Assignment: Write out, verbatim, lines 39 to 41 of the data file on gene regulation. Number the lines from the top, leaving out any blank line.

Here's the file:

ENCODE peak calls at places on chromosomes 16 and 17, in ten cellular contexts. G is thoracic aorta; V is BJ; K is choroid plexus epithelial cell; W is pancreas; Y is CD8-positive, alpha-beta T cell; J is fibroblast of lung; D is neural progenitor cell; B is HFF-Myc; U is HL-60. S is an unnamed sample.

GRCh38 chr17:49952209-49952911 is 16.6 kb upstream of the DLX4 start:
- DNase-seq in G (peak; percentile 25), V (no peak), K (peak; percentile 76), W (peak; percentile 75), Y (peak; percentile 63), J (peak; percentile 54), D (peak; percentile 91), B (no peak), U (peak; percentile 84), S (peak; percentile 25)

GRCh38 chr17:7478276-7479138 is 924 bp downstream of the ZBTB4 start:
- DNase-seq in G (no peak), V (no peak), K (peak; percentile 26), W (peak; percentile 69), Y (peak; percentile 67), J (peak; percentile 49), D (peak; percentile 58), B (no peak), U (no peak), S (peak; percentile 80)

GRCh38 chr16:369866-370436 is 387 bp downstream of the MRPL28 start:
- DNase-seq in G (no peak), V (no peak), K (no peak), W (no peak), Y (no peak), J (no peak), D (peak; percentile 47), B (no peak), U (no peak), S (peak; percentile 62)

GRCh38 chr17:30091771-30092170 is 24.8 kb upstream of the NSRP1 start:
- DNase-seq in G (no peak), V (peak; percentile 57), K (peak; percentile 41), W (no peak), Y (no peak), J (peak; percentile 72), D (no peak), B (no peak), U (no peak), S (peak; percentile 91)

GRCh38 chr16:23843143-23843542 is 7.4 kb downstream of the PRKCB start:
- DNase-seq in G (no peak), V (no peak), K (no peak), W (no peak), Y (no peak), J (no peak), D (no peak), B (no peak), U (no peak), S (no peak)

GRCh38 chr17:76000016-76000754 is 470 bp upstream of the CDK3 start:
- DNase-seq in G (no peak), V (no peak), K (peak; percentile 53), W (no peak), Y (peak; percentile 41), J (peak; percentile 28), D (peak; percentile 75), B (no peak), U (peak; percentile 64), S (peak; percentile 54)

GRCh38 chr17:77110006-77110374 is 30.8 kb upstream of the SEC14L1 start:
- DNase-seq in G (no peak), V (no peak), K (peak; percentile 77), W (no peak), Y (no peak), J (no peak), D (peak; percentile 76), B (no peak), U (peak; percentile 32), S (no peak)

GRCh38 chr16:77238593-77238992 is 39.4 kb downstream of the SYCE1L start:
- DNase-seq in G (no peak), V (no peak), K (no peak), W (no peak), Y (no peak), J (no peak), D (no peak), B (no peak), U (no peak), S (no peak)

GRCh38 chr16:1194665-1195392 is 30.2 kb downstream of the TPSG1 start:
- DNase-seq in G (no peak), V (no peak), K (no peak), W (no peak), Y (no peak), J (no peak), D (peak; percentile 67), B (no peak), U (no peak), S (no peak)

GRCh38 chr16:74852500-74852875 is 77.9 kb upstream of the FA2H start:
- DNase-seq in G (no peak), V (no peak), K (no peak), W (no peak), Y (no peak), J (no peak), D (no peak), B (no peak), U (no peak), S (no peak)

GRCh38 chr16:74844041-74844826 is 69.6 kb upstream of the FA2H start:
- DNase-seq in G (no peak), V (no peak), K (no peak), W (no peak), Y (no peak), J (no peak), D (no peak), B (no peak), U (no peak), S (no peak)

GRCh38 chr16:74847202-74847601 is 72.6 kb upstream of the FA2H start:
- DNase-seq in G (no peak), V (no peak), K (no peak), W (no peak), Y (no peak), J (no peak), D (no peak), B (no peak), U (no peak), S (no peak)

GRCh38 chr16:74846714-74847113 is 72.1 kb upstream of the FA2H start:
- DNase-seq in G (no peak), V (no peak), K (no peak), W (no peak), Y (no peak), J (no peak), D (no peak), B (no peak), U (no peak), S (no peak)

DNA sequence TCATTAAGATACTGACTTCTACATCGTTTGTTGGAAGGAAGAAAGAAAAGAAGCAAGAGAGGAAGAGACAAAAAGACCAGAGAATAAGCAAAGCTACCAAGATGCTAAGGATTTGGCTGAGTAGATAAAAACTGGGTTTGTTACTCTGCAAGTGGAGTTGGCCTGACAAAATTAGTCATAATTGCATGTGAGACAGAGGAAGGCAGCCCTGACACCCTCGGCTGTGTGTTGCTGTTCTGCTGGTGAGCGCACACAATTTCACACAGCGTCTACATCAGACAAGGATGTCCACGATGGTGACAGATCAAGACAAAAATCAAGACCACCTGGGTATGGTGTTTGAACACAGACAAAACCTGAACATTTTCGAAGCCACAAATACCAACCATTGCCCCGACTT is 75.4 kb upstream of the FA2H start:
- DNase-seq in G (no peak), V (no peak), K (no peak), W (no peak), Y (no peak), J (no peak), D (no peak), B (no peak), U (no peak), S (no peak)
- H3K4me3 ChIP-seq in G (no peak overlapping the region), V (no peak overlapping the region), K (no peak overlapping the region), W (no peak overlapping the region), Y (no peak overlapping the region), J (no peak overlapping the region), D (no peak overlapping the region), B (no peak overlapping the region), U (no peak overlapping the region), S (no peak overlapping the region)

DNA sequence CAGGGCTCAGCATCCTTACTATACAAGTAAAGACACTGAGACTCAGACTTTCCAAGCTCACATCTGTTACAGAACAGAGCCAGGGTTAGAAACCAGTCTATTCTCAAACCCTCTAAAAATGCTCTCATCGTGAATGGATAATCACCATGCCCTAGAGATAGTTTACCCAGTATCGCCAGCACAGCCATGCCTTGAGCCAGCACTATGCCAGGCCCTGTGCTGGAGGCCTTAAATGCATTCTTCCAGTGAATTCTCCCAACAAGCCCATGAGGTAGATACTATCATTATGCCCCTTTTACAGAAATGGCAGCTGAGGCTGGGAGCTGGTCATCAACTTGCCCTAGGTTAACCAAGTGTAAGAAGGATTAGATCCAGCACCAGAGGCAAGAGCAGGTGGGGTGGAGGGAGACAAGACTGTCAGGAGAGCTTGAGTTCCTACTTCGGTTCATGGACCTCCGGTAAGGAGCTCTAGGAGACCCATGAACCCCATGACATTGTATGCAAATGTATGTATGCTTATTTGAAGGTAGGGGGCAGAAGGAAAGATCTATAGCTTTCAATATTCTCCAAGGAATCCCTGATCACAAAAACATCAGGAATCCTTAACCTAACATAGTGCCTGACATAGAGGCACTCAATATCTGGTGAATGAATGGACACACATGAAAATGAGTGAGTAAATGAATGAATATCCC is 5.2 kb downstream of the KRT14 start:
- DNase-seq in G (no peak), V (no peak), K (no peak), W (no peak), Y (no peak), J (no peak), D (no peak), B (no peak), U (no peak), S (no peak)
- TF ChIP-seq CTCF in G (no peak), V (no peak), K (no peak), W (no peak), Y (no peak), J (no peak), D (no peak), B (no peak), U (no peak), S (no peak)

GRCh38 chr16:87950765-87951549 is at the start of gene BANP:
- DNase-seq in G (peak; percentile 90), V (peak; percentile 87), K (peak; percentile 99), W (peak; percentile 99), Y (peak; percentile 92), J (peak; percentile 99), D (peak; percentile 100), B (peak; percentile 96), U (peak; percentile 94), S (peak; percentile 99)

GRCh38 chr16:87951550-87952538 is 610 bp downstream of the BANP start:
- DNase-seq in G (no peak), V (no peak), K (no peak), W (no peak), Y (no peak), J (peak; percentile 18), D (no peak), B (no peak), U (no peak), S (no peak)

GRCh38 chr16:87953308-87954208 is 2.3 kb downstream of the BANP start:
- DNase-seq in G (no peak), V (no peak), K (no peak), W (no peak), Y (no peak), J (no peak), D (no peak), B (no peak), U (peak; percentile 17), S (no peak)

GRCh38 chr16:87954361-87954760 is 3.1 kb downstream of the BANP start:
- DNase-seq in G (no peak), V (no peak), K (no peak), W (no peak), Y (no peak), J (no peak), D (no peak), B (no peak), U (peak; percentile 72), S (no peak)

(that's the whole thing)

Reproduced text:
- DNase-seq in G (no peak), V (no peak), K (no peak), W (no peak), Y (no peak), J (no peak), D (no peak), B (no peak), U (peak; percentile 17), S (no peak)

GRCh38 chr16:87954361-87954760 is 3.1 kb downstream of the BANP start:
- DNase-seq in G (no peak), V (no peak), K (no peak), W (no peak), Y (no peak), J (no peak), D (no peak), B (no peak), U (peak; percentile 72), S (no peak)